Students Blocked By Visa Troubles
Process toughened since 9/11
The visa application process—always an undertaking—has become much more difficult since the terrorist attacks of Sept. 11, when the U.S. government began implementing a new wave of national security legislation.
Some of the students unable to arrive for the beginning of this term have been detained by regulations established in the wake of Sept. 11, which primarily target students from countries identified as terrorist-sponsoring states. But most are from China—held outside the country by a rule predating recently adopted national security regulations.
For several years, the government has required students from countries with high immigration rates, such as China, to prove their intent to return home after completing their education. Students unable to show strong ties to their homelands are frequently unable to enter the U.S.
But Harvard officials say they have hope, since the process this year was less confusing and more expedient than last year, when more than a dozen international students were prevented from entering the country.
Senior Director of Federal and State Relations Kevin Casey said delays involving lost paperwork or extra scrutiny of applicants were clarified earlier this year, allowing more students to touch ground in Cambridge before fall classes began.
“The process for the student was certainly not without interruption, but it did not rise to the level of our worst fears and it’s seemed a little more transparent than last year’s,” he said.
According to Director of the Harvard International Office (HIO) Sharon Ladd, not more than 10 students are presently unable to make their first classes, despite fears earlier this summer that this year could be the worse than last.
“The message we’re getting back, unlike last year when things seemed quite mysterious, is that things are moving forward,” she said.
At this time last year, about a dozen students were detained in their home countries as a result of a massive visa-processing backlog.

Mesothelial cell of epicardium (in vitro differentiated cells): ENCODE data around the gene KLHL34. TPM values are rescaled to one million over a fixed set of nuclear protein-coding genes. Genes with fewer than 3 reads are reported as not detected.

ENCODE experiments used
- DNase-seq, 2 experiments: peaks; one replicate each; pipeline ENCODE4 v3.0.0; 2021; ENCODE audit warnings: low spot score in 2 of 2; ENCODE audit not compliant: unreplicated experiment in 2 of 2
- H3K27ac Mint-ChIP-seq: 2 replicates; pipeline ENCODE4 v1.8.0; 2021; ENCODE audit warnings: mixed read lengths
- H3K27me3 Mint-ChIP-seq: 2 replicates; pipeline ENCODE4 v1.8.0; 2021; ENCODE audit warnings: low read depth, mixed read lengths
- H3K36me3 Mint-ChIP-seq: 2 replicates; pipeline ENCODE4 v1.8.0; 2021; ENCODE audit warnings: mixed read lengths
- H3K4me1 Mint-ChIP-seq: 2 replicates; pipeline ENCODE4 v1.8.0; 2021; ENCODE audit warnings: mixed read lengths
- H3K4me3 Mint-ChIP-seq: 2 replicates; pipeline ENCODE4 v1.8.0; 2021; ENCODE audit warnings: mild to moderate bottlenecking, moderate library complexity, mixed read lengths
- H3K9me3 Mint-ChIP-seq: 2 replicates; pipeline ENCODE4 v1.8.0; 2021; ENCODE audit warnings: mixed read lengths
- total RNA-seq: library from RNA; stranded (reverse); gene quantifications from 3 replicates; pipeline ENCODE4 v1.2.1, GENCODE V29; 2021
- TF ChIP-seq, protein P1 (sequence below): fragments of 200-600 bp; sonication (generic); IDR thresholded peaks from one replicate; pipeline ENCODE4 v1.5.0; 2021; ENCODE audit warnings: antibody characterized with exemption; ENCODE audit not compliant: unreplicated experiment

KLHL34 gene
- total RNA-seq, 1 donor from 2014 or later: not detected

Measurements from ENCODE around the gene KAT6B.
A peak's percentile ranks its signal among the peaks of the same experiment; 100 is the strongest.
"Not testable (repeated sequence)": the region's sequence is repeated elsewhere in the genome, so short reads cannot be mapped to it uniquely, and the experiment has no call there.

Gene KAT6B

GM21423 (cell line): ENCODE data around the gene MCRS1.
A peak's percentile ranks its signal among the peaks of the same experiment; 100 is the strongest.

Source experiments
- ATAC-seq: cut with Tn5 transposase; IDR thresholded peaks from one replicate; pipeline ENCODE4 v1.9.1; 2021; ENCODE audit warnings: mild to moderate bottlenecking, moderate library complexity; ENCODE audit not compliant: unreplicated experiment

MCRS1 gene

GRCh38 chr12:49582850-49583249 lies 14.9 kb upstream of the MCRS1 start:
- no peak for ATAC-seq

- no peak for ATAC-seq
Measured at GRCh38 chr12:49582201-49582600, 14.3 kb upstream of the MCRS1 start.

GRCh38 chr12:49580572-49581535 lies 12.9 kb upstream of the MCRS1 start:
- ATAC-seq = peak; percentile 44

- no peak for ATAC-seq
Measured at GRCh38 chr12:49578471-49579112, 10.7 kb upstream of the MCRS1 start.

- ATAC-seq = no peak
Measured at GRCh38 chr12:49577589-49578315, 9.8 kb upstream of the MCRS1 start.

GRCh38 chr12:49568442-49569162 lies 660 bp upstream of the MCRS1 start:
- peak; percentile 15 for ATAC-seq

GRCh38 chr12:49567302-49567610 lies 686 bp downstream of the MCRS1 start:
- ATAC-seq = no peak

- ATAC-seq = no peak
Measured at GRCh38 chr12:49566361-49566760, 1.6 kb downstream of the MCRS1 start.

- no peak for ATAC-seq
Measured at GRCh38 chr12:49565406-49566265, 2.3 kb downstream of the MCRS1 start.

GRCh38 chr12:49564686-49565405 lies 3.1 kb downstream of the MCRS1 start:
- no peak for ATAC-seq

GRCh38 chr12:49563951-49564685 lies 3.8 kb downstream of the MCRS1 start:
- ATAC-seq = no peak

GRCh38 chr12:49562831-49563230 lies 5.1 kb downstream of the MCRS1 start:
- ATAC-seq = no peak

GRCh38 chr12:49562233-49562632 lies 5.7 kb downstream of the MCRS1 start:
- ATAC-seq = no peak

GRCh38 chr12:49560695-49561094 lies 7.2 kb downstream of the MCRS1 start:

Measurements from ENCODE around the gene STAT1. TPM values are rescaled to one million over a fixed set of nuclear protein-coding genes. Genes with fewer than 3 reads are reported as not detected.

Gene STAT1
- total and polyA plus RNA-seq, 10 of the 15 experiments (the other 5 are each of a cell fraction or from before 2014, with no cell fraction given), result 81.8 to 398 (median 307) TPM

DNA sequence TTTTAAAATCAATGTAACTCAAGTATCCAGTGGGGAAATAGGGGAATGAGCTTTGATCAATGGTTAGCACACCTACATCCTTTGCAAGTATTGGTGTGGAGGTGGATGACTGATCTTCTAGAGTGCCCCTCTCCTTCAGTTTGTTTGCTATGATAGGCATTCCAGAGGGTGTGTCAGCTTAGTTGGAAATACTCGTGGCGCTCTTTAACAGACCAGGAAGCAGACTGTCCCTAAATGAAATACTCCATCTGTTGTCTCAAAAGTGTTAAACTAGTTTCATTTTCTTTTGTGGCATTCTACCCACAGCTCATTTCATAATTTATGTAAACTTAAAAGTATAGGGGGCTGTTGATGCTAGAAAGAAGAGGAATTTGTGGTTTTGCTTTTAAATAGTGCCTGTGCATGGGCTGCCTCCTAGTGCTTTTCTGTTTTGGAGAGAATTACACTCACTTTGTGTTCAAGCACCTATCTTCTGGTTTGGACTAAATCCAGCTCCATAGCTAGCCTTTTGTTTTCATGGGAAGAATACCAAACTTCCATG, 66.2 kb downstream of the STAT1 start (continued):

Earlier this summer the government issued a regulation requiring all visa applicants to sign up for an interview, an additional step in the application process visa officers had previously required only of students and a cross-section of other applicants.
Fearing that this new provision—coupled with widespread problems with the required installation of a new national database of all foreign students—Casey, Ladd and University General Counsel Robert Iuliano formed an ad hoc focus committee over the summer to brainstorm strategies for avoiding problems that the year could bring.
The group organized information sharing and efforts to educate international students about potential pitfalls.
“This year, we were anticipating it and we were sort of ready for it,” Ladd said. In some cases, she explains, this meant asking the government directly about delayed applications.
“There have been a couple of cases where we’ve put in inquiries with security clearances,” she said.
And the process has gone both ways. Ladd reported that government officials have phoned the HIO directly with unprecedented frequency over the past couple of months to inquire about specific students held at the borders because of incomplete documentation.
The government has granted students highest priority in scheduling application interviews—a response to complaints about last year’s delays from throughout the higher education community. Casey said this measure has prevented University’s fears of a massive backlog from being realized.
When the new national security legislation was enacted, some in the educational community speculated the new policies would dissuade talented foreign students from seeking education in the U.S.
Ladd said she did not yet know whether the number of international students at Harvard has dropped as a result of the regulations.
—Staff writer Nathan J. Heller can be reached at email@example.com.